I felt nervous as I led the big pretty Buckskin horse from his paddock to the stall where Bert Lambert the “sedation free” dentist would work his dental magic. I knew that if anyone could see a horse clearly and put it into words – it would be Bert.
The big pretty Buckskin had been my attempt at finding a good riding partner. My own mare, who I adored but was honestly never a great trail riding horse, was in her retirement now and I was looking for a new partner. A more agreeable partner. I had also decided that in 2014 it was time to alter my relationship with horses from mostly caring for them to spending allot more time riding and enjoying life with them.
When I had started the search I was clear in my mind about what kind of horse I was looking for. I wanted a sound, good minded, well mannered, well seasoned, kind and fun trail horse. I did not want another rescue, rehab project or horse who didn’t like being out on the trail alone. It seemed so simple when I started my search but as life goes and as deep rooted issues often control our perceptions & actions, it was anything but simple.
I have long been attracted to the fiery, big, bold and somewhat difficult horses. When I was younger and fearless this was not a problem it was an honest attraction and an honest relationship. I loved the horses that most others shied away from. As I aged my love and attraction for those fiery horses didn’t leave but my patience and ability to enjoy their antics was no longer present.
It can be allot like the human partners we choose. All too often we are attracted to exactly what will eventually drive us a little crazy and leave us feeling as though something is missing. In human partnerships I understand this well. In equine partnerships I understand this but the transition from what I was attracted too to what I wanted was a bit more challenging.
In the middle of 2014 I began scouring horse sale ads, made numerous phone calls, spoke with many owners and looked at more than a few horses. Nothing was really jumping out at me.
Towards the end of the year I saw a horse for sale on a trusted trainer/friends website. He was a big pretty Buckskin. We spoke and the horse sounded great. He sounded like exactly what I was looking for.
It was all so easy. I knew the trainer, I trusted her, I knew that her own horses were well behaved and she didn’t put up with too much silliness when it came to work time. So I thought any horse coming from her direction would be perfect for me. What I hadn’t really thought about was that this was not her horse. This was a horse she was helping out and what ran thru my mind more than a few times in the weeks before he arrived was that this whole thing felt “funny”. I conveniently ignored that “funny” feeling. The big pretty Buckskin horse fit my old attraction pattern but I wasn’t fully aware of that yet.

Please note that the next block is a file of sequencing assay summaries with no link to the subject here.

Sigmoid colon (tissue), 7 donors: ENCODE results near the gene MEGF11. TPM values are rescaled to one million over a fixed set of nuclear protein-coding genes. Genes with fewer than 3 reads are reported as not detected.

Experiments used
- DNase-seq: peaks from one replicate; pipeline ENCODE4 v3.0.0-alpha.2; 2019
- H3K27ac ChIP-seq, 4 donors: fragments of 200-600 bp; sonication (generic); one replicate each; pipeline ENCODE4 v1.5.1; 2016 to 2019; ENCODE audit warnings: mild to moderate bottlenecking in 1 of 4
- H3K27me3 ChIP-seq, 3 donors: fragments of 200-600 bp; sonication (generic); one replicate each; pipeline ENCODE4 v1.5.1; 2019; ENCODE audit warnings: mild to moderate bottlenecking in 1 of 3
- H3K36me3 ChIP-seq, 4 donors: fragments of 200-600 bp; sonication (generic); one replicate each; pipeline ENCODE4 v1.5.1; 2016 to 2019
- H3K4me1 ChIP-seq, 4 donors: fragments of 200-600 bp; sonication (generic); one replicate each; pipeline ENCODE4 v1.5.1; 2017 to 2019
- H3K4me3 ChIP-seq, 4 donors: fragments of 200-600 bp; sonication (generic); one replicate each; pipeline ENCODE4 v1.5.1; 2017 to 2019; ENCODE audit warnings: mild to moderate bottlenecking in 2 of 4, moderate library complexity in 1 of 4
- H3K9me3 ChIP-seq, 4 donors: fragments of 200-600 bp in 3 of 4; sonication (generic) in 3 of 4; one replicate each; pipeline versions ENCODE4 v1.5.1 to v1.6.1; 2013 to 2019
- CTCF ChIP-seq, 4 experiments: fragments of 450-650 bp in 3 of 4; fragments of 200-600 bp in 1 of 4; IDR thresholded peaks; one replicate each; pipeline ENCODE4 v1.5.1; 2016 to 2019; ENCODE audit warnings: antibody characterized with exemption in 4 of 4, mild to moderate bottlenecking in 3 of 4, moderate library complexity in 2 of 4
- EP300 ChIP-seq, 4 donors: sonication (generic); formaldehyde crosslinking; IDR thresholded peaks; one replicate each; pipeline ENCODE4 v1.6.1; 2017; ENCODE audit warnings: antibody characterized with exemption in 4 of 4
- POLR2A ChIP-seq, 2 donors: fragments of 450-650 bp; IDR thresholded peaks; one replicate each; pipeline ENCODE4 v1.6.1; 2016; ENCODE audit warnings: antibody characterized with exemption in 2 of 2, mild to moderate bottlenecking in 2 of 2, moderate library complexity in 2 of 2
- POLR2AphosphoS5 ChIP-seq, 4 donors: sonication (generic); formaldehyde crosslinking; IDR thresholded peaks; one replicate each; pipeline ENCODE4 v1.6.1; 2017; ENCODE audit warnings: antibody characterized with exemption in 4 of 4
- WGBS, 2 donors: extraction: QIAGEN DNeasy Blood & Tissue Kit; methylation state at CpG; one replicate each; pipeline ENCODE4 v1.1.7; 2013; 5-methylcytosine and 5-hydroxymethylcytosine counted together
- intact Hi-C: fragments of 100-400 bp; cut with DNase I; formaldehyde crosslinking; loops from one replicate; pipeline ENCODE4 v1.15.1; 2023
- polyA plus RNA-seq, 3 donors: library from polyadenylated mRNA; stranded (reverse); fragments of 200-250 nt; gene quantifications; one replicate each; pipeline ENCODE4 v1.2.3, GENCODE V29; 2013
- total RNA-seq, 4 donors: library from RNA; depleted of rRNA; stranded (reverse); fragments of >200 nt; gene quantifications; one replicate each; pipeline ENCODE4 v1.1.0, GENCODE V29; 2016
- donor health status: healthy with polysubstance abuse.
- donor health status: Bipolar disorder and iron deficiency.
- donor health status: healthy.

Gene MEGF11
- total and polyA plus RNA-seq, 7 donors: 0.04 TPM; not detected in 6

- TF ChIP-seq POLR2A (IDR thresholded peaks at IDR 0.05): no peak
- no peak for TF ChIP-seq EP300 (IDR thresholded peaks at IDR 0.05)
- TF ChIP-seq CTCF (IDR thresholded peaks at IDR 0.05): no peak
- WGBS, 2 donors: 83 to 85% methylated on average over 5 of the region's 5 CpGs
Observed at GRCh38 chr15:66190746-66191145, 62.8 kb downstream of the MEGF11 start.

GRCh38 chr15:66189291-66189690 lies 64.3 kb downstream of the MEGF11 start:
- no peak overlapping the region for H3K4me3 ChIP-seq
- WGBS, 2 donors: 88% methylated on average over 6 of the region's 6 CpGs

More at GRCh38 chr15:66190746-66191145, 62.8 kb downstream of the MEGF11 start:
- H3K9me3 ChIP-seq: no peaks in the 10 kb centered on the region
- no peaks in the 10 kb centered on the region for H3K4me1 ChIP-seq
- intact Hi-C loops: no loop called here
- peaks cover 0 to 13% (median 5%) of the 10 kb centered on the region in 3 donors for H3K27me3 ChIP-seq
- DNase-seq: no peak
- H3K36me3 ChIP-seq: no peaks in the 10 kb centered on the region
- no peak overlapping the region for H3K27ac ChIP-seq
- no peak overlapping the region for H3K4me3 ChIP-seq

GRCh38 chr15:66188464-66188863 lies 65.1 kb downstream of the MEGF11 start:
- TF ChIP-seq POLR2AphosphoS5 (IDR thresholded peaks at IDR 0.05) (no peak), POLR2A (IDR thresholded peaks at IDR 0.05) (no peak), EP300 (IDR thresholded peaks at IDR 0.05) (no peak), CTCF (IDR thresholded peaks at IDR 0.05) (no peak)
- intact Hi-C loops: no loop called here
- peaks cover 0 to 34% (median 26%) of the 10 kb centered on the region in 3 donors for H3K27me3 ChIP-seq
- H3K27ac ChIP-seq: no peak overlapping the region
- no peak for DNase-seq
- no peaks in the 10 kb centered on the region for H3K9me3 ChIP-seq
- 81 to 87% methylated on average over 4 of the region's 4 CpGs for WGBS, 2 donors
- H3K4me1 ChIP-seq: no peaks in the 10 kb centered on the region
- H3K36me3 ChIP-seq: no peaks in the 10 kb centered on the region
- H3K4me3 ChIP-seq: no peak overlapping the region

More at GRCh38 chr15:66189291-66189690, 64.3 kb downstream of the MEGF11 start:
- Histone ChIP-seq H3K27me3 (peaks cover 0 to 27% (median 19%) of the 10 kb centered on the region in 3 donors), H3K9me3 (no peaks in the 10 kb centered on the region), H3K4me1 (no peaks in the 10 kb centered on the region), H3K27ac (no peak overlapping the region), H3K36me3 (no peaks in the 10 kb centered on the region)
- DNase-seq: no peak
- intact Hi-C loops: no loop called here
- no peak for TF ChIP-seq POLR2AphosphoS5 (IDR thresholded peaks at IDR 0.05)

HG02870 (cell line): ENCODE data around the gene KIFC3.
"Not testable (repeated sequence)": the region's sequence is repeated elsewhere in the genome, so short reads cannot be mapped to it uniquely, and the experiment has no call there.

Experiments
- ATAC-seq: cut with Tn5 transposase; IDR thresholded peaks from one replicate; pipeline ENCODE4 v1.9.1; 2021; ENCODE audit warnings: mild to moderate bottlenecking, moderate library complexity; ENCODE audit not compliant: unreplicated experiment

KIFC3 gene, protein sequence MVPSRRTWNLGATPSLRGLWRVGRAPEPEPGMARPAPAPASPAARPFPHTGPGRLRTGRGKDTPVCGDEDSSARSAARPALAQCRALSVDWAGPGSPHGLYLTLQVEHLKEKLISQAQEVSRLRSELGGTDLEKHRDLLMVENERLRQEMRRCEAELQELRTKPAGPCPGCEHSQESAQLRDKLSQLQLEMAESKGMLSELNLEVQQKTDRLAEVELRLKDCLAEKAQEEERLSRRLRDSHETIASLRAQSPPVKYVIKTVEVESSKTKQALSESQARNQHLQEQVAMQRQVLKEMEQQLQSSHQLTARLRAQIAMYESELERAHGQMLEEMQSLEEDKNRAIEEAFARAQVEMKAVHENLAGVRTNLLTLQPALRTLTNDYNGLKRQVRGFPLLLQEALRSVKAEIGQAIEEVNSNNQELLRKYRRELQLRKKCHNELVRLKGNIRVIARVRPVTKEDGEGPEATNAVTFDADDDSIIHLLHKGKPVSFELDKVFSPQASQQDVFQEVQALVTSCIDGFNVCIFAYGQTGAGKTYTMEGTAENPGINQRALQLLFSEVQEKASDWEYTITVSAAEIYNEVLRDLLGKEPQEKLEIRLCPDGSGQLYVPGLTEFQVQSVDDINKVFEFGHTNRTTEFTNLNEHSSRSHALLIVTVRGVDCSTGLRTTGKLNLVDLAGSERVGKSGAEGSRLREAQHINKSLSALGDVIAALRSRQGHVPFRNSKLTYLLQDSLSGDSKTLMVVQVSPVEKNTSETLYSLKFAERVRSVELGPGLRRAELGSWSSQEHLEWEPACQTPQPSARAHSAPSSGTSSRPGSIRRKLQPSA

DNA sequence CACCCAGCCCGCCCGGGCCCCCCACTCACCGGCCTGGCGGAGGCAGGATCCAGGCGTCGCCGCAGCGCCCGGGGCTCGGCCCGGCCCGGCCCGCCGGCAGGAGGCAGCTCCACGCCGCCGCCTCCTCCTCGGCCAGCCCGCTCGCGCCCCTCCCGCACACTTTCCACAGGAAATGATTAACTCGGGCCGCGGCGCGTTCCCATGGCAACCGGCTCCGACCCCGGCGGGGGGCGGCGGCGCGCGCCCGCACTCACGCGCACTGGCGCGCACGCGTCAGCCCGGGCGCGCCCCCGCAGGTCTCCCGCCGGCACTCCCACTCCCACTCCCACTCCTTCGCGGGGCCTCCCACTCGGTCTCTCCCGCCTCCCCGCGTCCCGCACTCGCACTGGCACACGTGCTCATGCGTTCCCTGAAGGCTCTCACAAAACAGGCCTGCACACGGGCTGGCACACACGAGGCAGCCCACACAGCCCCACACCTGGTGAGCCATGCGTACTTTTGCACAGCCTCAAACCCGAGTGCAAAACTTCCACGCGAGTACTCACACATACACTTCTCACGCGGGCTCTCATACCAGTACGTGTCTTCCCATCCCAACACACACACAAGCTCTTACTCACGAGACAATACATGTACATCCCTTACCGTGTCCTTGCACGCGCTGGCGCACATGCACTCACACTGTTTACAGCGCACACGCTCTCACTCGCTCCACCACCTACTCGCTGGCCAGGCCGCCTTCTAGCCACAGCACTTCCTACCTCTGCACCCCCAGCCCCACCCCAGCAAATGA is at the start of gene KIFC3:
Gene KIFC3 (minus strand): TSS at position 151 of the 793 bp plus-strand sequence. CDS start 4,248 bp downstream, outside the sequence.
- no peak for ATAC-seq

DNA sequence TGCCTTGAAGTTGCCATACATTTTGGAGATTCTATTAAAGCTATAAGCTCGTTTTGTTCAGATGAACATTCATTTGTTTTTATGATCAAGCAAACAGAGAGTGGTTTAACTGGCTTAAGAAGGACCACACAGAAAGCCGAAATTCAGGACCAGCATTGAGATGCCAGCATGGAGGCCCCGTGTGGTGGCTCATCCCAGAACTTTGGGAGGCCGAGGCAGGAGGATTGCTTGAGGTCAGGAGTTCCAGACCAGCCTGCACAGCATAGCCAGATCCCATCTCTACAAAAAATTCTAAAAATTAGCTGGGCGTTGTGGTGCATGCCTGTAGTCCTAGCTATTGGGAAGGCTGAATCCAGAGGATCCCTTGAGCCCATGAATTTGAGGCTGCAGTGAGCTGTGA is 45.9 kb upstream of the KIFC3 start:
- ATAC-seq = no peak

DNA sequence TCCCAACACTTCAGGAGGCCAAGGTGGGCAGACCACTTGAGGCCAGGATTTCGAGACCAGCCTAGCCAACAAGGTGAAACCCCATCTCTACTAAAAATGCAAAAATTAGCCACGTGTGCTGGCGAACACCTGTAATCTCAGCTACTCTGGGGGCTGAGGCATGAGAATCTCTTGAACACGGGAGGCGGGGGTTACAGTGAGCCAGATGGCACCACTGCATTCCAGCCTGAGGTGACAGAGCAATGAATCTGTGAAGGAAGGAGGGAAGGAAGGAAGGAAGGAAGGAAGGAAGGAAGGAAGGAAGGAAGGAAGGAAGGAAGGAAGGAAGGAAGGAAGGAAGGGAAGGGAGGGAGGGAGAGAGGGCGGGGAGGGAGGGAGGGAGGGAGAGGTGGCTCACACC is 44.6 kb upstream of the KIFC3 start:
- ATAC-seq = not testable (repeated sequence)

Not long before the horse arrived at my ranch the trainer let me know that he was a bit thin and a bit off because he had been unhappy doing his previous work which was a lesson horse. I immediately started to unconsciously dumb down my list of “what I want in a horse”. I reminded myself that I do rehab so what’s a little time getting him back in shape. I told myself that I’ve waited this long to have fun on the trail so what’s a little more time dealing with him being a bit off. Then the trainer added that the horse had been rather spoiled by his original owner as a foal and adolescent horse – one of my personal pet peeves when it comes to horses. I was doing allot of talking myself into this being the right horse for me even though word by word this horse was getting farther away from what I said I wanted. Of course it’s easy now to say I should have declined to take him but there was a bigger part of me that needed to revisit having a dysfunctional equine partnership and work thru the feelings and underlying energy that surround that issue.
The big pretty Buckskin arrived mid November 2014. I got right to work doing what I know well. Getting his diet in order, making appointments with the chiropractor and the massage therapist. Giving him adequate exercise to rebuild muscle. What I didn’t get to do was ride – the one thing I said I most wanted.
I am always fascinated by the human beings ability, my ability to say one thing that they really truly mean and yet do and settle for another. For me ignoring what I said I really wanted was driven by the underlying energy with in my own personal make up that said I must work really hard for anything I want. Some how if I pay this due of working really really hard then I will at some point deserve the payout.
So here I was again, doing exactly all the things I said I didn’t want to do. The big pretty buckskin was nothing but work. There was very little joy involved in our relationship. I knew to get him to a place of even being able to ride him, we were looking at months of rehab and after all that who knew if he was even capable of doing what I wanted.